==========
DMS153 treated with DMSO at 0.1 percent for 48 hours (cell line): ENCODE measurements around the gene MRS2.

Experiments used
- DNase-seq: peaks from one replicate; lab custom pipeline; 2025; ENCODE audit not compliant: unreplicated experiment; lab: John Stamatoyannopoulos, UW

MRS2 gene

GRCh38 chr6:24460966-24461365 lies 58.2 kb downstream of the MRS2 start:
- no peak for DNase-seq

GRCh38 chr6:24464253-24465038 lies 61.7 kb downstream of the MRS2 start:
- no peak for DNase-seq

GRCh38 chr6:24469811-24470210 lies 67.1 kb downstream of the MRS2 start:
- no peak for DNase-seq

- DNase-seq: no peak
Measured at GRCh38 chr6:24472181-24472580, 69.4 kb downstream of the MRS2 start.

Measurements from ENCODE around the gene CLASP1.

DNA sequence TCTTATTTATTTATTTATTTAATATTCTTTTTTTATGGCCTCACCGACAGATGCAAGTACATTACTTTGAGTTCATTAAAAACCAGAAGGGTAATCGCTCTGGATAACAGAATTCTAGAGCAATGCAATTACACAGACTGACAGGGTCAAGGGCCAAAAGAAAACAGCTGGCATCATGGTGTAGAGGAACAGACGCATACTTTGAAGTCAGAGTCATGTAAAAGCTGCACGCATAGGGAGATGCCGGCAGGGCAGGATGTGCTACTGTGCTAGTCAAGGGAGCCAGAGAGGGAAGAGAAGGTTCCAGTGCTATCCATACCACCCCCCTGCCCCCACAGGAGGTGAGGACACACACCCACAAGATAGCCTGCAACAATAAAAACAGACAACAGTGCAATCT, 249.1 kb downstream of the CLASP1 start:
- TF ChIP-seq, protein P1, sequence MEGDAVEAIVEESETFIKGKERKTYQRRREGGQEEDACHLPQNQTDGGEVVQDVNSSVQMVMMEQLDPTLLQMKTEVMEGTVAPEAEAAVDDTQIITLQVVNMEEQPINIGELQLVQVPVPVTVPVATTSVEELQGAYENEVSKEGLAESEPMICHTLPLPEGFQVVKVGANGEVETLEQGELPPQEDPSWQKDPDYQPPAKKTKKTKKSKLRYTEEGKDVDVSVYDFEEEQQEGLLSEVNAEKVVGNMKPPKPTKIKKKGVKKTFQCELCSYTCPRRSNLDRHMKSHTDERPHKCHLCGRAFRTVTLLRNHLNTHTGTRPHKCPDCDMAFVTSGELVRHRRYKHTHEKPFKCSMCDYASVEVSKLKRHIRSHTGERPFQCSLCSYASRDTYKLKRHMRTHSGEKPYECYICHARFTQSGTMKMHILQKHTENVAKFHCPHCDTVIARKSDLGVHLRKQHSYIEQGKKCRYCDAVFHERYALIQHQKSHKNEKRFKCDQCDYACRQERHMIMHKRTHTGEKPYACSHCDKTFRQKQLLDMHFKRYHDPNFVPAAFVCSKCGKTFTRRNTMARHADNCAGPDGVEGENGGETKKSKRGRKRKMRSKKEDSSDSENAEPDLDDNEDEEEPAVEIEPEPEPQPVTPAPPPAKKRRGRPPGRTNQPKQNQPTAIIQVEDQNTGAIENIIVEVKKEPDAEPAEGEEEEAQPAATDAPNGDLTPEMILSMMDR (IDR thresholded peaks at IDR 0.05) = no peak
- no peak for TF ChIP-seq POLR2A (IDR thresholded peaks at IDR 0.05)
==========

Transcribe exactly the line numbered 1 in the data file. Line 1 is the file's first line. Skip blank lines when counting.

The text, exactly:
DMS153 treated with DMSO at 0.1 percent for 48 hours (cell line): ENCODE measurements around the gene MRS2.